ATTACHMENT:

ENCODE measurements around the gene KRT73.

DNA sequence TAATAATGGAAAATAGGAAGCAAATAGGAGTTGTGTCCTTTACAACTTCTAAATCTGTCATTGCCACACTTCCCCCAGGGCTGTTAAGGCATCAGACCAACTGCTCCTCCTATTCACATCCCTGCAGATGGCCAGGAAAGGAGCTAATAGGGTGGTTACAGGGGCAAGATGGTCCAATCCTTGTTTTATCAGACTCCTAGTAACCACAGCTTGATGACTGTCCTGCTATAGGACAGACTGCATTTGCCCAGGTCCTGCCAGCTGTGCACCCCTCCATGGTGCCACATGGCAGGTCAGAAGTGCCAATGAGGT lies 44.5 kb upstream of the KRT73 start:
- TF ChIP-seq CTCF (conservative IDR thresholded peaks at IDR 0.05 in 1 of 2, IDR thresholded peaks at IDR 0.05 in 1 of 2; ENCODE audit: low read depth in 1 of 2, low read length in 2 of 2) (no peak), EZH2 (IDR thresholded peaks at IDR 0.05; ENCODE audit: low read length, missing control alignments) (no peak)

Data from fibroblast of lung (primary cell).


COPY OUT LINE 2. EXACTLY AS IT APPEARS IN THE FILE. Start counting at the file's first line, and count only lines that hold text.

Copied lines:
DNA sequence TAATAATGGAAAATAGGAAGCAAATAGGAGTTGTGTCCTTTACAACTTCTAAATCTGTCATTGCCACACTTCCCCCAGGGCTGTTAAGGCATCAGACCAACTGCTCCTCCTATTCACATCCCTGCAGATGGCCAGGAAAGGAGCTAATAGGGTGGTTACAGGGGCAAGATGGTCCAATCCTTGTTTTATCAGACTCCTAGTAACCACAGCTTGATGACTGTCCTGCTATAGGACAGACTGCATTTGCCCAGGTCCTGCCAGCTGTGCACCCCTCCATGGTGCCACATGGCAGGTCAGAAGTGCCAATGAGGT lies 44.5 kb upstream of the KRT73 start: